Is your leg pain serious?
“The key [with leg pain] is the context,” said Casey Humbyrd, MD, chief of the foot and ankle division of orthopedics at Johns Hopkins University, in Baltimore, MD. “If someone just got off a plane and says ‘My leg hurts,’ go to the hospital. We truly see a spike in deep vein thrombosis during holiday travel season. Of course, many other kinds of leg pain are just signs of overuse and respond to ice and anti-inflammatory [pain medications].” Only physicians can truly diagnose leg pain causes, though, so if home treatment doesn’t ease discomfort fairly quickly, seek medical advice.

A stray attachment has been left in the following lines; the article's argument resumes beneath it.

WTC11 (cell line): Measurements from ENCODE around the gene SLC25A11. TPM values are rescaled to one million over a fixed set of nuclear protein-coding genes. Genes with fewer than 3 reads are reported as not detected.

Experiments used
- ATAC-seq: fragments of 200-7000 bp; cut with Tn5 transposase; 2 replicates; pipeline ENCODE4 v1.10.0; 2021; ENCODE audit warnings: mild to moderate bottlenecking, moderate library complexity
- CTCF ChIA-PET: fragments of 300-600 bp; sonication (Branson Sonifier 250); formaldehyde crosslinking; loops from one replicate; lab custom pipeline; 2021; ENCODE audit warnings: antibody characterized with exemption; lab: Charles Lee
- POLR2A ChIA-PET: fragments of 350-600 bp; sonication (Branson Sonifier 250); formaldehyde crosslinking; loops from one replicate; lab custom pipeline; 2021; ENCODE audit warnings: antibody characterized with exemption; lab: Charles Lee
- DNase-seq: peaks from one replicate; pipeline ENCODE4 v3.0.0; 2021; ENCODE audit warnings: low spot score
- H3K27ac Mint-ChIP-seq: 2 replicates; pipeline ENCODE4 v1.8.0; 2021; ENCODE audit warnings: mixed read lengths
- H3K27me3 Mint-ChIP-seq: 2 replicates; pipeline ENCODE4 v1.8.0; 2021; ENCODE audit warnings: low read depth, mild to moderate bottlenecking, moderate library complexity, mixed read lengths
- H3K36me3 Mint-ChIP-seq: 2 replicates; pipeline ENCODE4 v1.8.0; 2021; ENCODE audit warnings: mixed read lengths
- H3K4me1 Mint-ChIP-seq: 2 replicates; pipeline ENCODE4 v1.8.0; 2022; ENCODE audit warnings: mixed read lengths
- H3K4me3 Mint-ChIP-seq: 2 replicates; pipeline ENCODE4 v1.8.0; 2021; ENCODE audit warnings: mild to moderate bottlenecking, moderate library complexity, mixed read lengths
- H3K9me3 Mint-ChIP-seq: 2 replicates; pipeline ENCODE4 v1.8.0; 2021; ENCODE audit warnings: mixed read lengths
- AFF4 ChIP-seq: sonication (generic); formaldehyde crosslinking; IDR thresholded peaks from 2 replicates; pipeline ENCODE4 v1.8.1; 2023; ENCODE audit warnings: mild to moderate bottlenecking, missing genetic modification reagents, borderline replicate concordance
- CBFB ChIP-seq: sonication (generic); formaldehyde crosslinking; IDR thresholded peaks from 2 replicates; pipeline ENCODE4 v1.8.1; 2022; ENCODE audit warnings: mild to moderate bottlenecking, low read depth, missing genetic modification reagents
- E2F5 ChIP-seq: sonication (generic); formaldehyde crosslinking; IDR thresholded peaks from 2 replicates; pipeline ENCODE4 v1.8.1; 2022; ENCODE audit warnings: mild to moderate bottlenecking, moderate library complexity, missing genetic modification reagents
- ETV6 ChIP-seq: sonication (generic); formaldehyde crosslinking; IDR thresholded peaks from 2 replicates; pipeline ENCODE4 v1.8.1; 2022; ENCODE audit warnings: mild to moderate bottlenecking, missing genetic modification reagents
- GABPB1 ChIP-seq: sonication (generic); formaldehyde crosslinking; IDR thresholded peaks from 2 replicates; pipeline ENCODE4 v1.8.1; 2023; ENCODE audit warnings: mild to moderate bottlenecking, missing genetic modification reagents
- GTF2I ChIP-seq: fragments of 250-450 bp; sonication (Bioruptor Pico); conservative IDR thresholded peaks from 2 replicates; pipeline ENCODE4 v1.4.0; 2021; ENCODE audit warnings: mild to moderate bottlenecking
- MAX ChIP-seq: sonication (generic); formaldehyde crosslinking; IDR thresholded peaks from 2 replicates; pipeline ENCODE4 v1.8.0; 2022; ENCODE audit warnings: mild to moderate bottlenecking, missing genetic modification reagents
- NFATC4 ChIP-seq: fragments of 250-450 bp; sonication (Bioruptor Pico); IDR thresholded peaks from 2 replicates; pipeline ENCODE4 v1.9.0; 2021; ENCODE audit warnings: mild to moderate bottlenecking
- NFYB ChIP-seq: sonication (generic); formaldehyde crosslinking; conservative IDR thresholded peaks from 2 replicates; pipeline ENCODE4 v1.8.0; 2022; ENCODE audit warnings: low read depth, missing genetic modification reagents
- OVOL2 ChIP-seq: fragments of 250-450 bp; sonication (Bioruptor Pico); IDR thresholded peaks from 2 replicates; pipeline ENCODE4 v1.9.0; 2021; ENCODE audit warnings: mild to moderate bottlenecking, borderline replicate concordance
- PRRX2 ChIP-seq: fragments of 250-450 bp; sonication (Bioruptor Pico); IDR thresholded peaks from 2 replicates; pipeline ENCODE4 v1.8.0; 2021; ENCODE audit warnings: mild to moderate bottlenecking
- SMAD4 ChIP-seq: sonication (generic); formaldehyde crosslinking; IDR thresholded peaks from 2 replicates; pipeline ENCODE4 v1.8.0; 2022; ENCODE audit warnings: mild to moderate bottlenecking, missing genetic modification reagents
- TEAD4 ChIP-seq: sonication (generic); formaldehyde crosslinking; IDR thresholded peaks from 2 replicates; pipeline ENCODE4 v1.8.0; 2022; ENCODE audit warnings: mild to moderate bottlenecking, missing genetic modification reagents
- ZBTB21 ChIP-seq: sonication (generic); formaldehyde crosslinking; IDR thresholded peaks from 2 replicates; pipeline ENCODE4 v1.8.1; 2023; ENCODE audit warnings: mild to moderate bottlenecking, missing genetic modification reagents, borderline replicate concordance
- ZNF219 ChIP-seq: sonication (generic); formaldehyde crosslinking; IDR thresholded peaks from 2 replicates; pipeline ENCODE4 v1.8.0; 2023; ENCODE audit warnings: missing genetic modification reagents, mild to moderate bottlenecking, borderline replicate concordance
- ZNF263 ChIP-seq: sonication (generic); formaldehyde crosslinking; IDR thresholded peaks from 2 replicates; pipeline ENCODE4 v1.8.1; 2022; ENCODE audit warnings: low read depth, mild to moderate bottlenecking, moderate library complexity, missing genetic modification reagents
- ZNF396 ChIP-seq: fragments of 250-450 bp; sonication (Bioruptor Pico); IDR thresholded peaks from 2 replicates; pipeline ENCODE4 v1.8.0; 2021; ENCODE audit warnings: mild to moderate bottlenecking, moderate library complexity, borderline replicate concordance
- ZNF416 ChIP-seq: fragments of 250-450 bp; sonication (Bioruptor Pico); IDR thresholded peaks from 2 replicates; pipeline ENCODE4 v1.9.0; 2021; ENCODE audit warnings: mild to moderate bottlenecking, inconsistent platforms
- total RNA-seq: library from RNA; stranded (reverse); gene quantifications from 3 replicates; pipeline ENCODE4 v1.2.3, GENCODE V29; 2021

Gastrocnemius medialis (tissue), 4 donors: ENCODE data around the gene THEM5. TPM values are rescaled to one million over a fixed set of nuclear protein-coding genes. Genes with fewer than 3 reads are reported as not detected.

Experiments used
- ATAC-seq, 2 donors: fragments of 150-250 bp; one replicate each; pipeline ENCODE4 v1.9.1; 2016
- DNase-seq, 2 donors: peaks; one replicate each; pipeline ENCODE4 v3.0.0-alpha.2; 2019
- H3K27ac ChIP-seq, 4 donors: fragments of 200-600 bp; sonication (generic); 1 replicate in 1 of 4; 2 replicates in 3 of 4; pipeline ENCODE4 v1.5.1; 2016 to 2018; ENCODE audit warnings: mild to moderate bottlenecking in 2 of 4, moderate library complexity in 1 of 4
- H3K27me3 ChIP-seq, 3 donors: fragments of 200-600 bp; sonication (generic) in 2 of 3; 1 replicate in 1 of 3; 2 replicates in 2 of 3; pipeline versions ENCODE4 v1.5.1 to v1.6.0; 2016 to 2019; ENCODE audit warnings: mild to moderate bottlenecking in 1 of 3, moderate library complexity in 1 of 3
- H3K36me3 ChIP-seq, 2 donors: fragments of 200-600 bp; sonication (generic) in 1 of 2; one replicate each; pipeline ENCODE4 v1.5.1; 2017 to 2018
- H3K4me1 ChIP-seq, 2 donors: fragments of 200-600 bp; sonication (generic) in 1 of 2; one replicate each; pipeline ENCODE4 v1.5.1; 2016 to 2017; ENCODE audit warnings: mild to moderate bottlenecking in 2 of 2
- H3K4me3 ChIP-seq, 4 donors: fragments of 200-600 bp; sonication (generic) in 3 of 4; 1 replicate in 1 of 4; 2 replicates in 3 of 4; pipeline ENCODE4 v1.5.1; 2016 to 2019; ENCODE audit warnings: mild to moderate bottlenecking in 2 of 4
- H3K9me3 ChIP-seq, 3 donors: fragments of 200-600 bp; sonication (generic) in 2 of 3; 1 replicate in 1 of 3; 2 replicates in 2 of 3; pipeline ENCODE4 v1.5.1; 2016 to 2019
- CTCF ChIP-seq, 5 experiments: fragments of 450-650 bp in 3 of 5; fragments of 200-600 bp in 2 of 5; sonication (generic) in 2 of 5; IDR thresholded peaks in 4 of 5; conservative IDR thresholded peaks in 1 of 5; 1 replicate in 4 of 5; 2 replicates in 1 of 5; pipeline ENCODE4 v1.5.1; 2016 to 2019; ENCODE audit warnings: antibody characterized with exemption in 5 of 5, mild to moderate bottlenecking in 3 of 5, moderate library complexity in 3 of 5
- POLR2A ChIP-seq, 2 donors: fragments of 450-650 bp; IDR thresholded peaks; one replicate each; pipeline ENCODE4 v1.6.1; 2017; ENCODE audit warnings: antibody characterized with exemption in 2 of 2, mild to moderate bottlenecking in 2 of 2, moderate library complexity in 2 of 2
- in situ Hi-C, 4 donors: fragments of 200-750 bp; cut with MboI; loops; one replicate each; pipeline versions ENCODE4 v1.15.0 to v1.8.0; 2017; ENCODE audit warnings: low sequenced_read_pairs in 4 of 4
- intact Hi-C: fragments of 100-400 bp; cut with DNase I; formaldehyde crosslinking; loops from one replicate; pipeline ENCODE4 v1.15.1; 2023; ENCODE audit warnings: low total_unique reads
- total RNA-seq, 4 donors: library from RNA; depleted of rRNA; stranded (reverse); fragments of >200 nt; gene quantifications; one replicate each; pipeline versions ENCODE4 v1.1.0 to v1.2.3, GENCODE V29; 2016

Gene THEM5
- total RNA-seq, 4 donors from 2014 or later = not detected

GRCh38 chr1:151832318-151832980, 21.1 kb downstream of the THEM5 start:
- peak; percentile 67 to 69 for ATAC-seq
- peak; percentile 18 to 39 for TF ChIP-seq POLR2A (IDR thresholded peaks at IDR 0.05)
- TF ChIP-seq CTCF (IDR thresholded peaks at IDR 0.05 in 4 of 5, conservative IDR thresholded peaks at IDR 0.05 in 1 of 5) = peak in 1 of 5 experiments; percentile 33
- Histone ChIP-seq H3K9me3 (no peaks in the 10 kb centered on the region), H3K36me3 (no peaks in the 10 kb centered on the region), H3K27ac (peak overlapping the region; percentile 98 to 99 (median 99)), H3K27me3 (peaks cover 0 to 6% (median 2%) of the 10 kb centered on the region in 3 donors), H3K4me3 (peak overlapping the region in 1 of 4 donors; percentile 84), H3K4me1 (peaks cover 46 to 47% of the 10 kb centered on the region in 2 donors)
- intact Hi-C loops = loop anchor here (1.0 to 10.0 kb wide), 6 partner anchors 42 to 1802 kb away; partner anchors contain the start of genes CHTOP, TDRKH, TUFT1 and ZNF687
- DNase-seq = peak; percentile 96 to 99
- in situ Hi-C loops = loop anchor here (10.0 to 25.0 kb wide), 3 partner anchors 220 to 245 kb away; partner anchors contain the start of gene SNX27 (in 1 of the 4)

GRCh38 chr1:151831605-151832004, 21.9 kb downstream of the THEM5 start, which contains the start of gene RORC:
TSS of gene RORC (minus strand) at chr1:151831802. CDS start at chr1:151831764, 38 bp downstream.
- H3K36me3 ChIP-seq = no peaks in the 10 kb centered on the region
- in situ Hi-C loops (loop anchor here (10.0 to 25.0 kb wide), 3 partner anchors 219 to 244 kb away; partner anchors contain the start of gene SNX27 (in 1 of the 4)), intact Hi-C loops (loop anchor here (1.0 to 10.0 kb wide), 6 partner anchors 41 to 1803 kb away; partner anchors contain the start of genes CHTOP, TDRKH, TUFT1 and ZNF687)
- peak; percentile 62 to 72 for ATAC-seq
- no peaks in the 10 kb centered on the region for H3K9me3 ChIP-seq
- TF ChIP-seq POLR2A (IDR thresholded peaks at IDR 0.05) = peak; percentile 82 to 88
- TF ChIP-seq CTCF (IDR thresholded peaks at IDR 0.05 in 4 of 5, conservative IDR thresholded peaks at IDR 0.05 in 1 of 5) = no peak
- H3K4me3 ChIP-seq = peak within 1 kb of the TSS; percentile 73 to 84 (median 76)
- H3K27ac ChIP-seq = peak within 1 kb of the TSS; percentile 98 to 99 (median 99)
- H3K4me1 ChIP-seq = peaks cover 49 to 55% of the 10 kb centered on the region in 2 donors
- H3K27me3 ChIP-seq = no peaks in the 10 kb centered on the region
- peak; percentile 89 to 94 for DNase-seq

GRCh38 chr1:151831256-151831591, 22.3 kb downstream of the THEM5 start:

If you have pain in the front of the leg or knee, this is often a sign of shin splints and is almost always related to overuse. That is especially true when people begin or rapidly increase exercise or activity. “You often hear people say ‘I just started walking [or running] and started out at about three miles a day,'” says Dr. Humbyrd. “Their bodies aren’t ready for that increase in activity. “Rest your legs, use ice to reduce swelling, and take anti-inflammatory painkillers,” she advises. Ensure splints don’t become stress fractures by maintaining appropriate vitamin D levels, says Dr. Humbyrd. Ask your physician to test your vitamin D levels and discuss how to best increase them if they are at low levels.